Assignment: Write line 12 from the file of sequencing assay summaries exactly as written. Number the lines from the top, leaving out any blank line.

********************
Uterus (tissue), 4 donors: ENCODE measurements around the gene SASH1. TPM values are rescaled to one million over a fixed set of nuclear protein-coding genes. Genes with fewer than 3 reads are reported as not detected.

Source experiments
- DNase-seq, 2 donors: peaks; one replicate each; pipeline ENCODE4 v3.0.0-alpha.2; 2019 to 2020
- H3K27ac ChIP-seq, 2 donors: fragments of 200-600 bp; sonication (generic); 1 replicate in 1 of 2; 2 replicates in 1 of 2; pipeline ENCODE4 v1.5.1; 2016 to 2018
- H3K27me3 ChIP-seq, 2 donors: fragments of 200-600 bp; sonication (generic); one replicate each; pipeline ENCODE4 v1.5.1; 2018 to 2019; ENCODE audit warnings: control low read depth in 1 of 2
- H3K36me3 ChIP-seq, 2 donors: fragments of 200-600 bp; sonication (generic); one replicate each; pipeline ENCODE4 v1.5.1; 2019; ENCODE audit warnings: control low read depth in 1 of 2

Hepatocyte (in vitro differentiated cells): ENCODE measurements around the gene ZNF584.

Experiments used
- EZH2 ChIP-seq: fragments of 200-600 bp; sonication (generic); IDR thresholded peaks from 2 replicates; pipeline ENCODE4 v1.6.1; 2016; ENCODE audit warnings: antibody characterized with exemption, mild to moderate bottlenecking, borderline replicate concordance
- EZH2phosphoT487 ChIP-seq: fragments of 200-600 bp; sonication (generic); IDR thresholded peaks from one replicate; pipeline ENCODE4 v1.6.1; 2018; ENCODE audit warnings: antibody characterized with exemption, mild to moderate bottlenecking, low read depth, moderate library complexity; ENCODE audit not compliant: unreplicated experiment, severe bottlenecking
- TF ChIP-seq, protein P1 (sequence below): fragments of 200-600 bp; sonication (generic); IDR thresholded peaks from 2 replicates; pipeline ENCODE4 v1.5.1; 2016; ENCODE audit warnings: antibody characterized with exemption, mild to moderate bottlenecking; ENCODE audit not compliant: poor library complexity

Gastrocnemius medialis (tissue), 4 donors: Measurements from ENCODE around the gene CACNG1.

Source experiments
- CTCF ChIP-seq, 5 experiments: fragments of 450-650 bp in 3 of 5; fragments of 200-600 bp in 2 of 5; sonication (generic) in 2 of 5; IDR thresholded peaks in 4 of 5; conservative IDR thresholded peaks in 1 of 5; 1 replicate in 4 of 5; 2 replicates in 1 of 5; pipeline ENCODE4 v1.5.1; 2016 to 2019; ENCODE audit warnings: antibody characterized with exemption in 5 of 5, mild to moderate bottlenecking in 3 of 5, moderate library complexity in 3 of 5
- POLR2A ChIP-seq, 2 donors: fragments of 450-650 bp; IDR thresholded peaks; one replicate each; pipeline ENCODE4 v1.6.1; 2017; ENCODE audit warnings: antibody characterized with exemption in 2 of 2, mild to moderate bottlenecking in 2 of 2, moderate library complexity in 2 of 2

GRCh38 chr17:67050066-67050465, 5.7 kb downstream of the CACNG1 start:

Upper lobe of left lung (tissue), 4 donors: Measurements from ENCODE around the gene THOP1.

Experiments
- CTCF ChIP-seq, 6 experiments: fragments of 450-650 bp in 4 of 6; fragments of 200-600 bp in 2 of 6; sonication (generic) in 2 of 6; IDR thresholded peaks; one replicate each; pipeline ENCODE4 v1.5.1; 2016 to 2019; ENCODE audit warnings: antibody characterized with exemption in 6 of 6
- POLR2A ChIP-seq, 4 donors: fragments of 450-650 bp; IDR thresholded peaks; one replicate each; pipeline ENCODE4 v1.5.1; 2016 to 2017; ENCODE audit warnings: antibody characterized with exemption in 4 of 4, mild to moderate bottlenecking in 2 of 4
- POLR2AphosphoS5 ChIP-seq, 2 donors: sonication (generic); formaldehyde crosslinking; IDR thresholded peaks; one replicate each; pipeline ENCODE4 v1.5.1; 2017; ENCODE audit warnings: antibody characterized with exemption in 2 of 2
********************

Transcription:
Gastrocnemius medialis (tissue), 4 donors: Measurements from ENCODE around the gene CACNG1.